Spring is in the air and A Touch of Class Tree Service knows the weather will bring fresh new growth. Are you planting trees this spring? Read this first to get a heads up on the “do’s and don’ts” of what will make your trees healthy, happy and vigorous this year. Our experts are by your side to guide you every step of the way with experienced arborists and knowledgeable tree pruners to help out.
Why plant in the springtime? The plain and simple answer is the weather and temperature. It is not too cold and not too hot, so trees can adjust and thrive in just the right temperatures, allowing them an easy transition and safety from freezing in the winter or overheating in the summer. Here a few ways to keep your trees looking healthy and happy.
- Choose the RIGHT tree, the RIGHT spot, and the RIGHT time when planting the tree of your choice. Take into consideration just how big the tree will get, make sure there is plenty of room for the root system, and ensure there are no overhead obstructions such as roof lines or power lines.
- Consider hiring a professional arborist such as A Touch of Class Tree Service for all your planting needs. Specialists know tree species and could save you a lot of money and heartache from losing trees due to incorrect planting. They will also know the best trees for the area where you live.
- Water; this seems like an easy task, but knowing how much water new young trees need is essential to their health. Ten gallons of water per week for a new young tree during the summer months is typical for this area and necessary for their growth. Remember to water during cooler temperatures as in the early morning or evening.
- Mulch around your trees to avoid compaction. Mulching will protect the soil from drying out and prevent lawn machinery from injuring the root system.
So now you know some basic points about tree planting, let’s dig a little deeper to understand the dynamics of planting a tree in the ground and what is involved. You have chosen the perfect tree and the perfect spot to put it; now it is time to dig the hole and get your hands dirty!
TOOLS: Get yourself a long-handled shovel and a pair of gloves; neoprene will save your hands from callouses and blisters. Purchase some composted soil and composted pine bark soil conditioner to enrich the dirt. Never use unfinished compost or fresh manure. You will also need some root stimulants and mulch, placing it above ground after planting the tree. Use any form of mulch including pine bark, pine needles, shredded hardwood, cocoa shells, cedar mulch, or whatever you may find in the area.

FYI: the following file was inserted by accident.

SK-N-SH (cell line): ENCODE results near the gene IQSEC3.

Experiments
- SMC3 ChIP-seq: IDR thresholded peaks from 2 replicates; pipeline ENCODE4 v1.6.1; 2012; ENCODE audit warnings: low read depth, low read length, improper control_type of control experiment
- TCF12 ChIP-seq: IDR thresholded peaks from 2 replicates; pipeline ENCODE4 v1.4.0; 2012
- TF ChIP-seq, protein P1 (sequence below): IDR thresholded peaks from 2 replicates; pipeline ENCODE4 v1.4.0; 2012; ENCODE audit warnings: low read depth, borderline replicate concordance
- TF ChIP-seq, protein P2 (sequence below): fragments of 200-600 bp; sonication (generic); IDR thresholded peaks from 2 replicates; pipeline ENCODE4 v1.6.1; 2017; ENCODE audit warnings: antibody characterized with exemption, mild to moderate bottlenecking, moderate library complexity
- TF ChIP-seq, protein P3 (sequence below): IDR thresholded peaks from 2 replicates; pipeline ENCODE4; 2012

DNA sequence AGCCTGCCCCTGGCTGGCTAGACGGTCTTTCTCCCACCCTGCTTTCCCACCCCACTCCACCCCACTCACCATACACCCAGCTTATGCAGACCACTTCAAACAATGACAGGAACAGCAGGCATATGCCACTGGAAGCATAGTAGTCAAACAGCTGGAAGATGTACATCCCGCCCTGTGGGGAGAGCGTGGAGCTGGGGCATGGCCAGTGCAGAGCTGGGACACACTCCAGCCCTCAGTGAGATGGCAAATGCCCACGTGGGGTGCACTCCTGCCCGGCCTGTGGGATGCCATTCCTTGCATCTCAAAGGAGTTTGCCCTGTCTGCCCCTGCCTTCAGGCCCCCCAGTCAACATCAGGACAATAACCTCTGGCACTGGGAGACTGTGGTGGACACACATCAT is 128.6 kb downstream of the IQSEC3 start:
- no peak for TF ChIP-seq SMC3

DIG THE HOLE: Start by digging up the soil at a circumference of about twice as wide as the rootball itself and one and a half as deep; this is the norm for planting. Make the hole in a saucer shape, not straight up and down along the edges. This helps the tree roots move upward into the higher-oxygenated soil. Turn the ground over, breaking it up so that it’s fine and the topsoil is mixed in with the deeper soil. Now add the soil amendments; mix in a generous amount of each.
PREPARE THE TREE: Gently work the rootball out of the pot, being very careful to avoid damaging the roots. Tear or cut the sides of the pot if necessary. Then tease the roots out of the rootball with your fingers rubbing through the sides of the rootball to loosen the roots. If your tree is wrapped in burlap, do not remove root ball material. Remove any twine or string at this time.
PLANT YOUR TREE: Place your tree in the center of the hole. The rootball should be level with the ground and sit on the undug soil. Add soil to the hole and tamp it down to make it firm. If the rootball is below grade, the tree could undergo root rot or suffocate. Once positioned in the hole, gently drop the backfill into the hole, around the rootball, about halfway up. Now you can add a bio stimulant around the roots before filling up the hole. Do not pat down the soil or compact it at this point.
LAST STEPS: Spread excess soil around the tree to make it level and feather out a fair amount of mulch around the tree. It should only be about 1 inch in depth to avoid fungal or moisture issues. Mulch is a great way to help conserve moisture, moderate temperature and keep weeds at bay. Water the tree immediately after planting with a gentle pour, such as with a water wand. If the soil sinks in too far, add more backfill.
STAKE or NOT? Most trees do not need staking. Trees naturally develop roots and trunk growth. Placing stakes creates an artificial support causing the tree never to develop properly, making the tree weak and prone to breakage once the supports are removed. If necessary to stake, do so only as long as it takes the roots to develop – only a few months, but no longer than a full growing season. Be sure to use staking straps. Down the road, it may need support via cabling and bracing, but that’s different story.
WATERING: For the first year of tree growth, water once a week with at least 1 inch of water. Temperatures, drought conditions, rainfall, and tree size, may mean you will need to water twice a week. But remember, overwatering can lead to root rot so the soil should be moist, but not soaking in standing water. Early morning or evening in cooler temperatures is the best time to water the tree. To prepare your tree for winter, water it thoroughly in the fall.
By following these above planting chores and having the help of A Touch of Class Tree Service, you won’t have to ask, “How and where should I be planting trees this spring? Read this first, and you will be one step ahead of the game and enjoy the fruits of your labor on warm, summer evenings.